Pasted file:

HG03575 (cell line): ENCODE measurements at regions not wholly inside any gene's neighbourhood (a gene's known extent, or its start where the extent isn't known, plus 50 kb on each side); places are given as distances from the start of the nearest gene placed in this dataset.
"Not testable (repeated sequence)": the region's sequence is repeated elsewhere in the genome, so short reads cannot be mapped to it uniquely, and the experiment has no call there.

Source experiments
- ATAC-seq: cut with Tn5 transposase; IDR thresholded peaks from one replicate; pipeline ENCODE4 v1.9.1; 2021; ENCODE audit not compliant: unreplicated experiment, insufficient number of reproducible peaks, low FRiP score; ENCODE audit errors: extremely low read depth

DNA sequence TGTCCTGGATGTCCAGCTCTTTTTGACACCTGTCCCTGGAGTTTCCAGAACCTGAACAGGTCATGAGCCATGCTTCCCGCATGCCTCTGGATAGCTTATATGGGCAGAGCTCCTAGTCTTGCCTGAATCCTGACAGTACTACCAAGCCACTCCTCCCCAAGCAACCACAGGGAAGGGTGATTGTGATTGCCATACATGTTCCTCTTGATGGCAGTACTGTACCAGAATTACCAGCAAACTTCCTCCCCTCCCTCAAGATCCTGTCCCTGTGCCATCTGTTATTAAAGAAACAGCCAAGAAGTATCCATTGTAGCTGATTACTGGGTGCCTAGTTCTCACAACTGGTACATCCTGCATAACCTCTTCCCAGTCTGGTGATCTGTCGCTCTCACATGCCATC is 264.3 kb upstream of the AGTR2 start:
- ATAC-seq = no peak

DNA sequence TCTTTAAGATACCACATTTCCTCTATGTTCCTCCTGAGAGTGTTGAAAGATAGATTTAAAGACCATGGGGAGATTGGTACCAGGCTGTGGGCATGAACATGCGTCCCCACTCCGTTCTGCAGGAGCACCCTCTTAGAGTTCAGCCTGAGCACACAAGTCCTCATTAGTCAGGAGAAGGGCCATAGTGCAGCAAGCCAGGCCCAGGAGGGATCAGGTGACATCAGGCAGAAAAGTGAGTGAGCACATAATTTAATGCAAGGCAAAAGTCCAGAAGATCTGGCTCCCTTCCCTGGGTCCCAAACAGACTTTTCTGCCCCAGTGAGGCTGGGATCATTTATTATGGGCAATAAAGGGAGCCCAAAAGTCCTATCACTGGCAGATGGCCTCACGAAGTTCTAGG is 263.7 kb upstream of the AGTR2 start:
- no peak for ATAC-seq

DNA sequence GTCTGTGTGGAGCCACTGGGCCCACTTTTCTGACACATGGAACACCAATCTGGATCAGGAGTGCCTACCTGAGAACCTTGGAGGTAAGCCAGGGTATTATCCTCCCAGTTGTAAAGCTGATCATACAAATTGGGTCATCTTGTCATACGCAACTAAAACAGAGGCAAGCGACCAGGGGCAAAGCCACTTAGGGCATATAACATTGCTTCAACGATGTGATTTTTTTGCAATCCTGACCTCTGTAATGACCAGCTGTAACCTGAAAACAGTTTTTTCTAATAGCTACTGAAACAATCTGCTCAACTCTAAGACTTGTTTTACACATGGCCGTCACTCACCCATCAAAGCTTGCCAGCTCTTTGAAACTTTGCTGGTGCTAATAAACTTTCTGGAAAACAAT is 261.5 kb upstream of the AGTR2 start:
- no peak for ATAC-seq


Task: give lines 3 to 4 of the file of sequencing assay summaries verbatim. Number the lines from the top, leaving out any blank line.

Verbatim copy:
Source experiments
- ATAC-seq: cut with Tn5 transposase; IDR thresholded peaks from one replicate; pipeline ENCODE4 v1.9.1; 2021; ENCODE audit not compliant: unreplicated experiment, insufficient number of reproducible peaks, low FRiP score; ENCODE audit errors: extremely low read depth